The other night I heard the katydids singing for the first time this summer. I love them. I adore their clackety Katy Did, Katy Didnâ€™t song. Well, itâ€™s not actually singing but the rubbing together of two parts of their wings, a comblike part and another part that vibrates. But still, the males are calling for mates. And lucky me, it will be cool enough tonight that I can keep my windows open and have them sing me to sleep.
I am also very much enamored of cicadas, with their crescendo/diminuendo choruses, followed by many measures of silence. Filling in, the clackety-clack of katydids. And behind all of this, the steady hum of crickets. Throw in some peepers and otherÂ frog songsÂ and you have a beautiful summer evening symphony. Love love love. The music of summer is one of my very favorite things about the season.
In writing this, which I thought would just be my musings about the evocative sounds of summer, I thought Iâ€™d read up a little about katydids. And now I am learning many things. For example, Iâ€™ve just read that the number of chirps katydids make per second varies with the temperature of their surroundings, so much so that one can get a fairly accurate temperature reading by counting the number of chirps they make. In America, the formula is: the number of chirps/15 seconds, plus 37 equals the temperature. Fascinating!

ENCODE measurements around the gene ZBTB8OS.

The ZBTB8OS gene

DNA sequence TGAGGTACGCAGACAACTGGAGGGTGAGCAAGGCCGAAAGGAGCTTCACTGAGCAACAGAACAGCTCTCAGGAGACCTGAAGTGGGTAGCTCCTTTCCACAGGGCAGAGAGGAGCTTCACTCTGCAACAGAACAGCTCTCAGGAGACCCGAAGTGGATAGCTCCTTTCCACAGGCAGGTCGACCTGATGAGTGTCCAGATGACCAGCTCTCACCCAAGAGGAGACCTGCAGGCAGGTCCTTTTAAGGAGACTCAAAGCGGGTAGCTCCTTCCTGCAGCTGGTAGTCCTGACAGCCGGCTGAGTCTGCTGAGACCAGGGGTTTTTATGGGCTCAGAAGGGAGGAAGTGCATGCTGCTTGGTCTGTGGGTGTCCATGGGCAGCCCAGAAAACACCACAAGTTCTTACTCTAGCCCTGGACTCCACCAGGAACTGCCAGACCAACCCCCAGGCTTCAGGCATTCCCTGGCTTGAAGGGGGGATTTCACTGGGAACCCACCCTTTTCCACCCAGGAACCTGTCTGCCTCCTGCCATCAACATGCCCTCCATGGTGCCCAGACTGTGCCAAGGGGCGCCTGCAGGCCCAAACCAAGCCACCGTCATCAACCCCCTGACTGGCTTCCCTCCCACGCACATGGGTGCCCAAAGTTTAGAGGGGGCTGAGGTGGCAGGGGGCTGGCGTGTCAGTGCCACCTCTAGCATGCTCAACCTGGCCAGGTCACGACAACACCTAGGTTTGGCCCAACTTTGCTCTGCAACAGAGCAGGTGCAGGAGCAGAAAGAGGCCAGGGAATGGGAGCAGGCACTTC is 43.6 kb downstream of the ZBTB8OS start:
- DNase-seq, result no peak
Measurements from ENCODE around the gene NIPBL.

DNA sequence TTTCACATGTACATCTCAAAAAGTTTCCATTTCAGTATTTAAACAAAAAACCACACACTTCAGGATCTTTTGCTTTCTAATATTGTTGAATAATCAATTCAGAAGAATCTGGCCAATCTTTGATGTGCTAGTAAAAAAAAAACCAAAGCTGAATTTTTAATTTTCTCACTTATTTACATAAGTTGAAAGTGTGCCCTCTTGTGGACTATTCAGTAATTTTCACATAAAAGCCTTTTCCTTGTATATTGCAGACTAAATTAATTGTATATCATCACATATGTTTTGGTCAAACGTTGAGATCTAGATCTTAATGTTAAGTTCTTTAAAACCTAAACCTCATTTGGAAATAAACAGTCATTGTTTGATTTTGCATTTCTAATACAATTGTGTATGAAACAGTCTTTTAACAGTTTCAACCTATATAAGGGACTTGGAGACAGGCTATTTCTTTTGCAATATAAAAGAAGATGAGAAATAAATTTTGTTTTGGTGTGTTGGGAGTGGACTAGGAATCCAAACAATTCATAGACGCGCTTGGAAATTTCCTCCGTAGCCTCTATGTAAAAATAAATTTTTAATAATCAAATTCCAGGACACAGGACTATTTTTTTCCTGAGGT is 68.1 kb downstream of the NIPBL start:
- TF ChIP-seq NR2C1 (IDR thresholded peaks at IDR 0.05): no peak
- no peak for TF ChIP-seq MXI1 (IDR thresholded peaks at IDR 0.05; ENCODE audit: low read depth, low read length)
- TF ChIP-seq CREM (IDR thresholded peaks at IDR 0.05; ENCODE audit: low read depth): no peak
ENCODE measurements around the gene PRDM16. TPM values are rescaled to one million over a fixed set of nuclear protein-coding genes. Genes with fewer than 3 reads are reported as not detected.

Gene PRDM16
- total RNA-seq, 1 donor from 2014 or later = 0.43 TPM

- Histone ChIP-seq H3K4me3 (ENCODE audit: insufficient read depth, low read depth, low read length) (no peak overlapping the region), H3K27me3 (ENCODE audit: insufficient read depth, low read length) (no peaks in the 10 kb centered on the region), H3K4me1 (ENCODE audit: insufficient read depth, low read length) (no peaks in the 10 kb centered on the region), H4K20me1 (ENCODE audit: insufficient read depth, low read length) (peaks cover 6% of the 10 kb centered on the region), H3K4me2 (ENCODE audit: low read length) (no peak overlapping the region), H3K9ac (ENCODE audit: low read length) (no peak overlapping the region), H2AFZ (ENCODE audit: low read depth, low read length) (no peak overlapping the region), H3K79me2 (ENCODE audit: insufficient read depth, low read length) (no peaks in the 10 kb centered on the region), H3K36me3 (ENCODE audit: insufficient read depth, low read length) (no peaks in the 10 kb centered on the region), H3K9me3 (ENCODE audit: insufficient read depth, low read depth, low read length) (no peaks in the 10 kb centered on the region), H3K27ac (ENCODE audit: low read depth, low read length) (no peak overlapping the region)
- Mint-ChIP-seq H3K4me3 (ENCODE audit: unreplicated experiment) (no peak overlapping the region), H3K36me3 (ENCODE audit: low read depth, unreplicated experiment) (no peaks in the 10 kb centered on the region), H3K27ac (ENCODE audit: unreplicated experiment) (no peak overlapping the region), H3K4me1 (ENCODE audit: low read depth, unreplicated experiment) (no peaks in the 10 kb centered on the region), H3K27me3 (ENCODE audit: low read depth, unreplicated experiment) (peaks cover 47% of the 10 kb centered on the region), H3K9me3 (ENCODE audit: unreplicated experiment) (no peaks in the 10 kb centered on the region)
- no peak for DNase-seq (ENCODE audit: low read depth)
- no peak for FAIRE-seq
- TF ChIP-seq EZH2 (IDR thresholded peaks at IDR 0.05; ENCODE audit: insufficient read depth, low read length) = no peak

Katydids live for less than a year and itâ€™s just now that they mate so the females can lay eggs in late summer. Here in Missouri, only the eggs can survive the winter. Iâ€™ve noticed that the adults donâ€™t sing for all that long, either, which makes them particularly special to me.
I find katydids beautiful, too. Sleek and brilliant green, with their long wavy antennae, they are much prettier than grasshoppers could ever dream of being, and much less startling. They donâ€™t hop crazily without warning, like grasshoppers. Katydids sort of fly/leap. Grasshoppers are rather unsettling, I feel. And they donâ€™t sing nicely.
One year, I kept notes in a little planner about what was happening in my little corner of the natural world. I noted down the time of sunrise/sunset, high/low temperature for the day, rain/snow, etc., what was blooming or dying and when I first heard peepers, crickets, cicadas, and katydids. It would be nice to know when exactly they stop singing, but that has always escaped me.
The minutiae of life is what enriches it, I feel, especially in the natural world, which we take for granted. I remember once being rapturous about the first peepers Iâ€™d heard that summer and the person I was with said, â€œTheyâ€™re justÂ frogs,â€ hinting that I was a bit off my rocker. But life is what you make of it, and I say, why not celebrate these things, if you can? Why not love them? Why not?
“In all things of nature, there is something of the marvelous.” – Aristotle
â€œBe the celebrators, celebrate! Already there is too muchâ€”the flowers have bloomed, the birds are singing, the sun is there in the skyâ€”celebrate it! You are breathing and you are alive and you have consciousness; celebrate it!â€ – Osho
If you’re looking for my cards or art, you’ll find all of that on myÂ website. And if you enjoy these letters, feel free to forward this one to anyone you think might like it. Finally, you’ll find past letters and poems here.
Thanks for listening,
P.S. MerryThoughts is the name of my first book, out of print at the moment. The word is a British one, referring both to a wishbone and to the ritual of breaking the wishbone with the intention of either having a wish granted or being the one who marries first, thus the “merry thoughts.”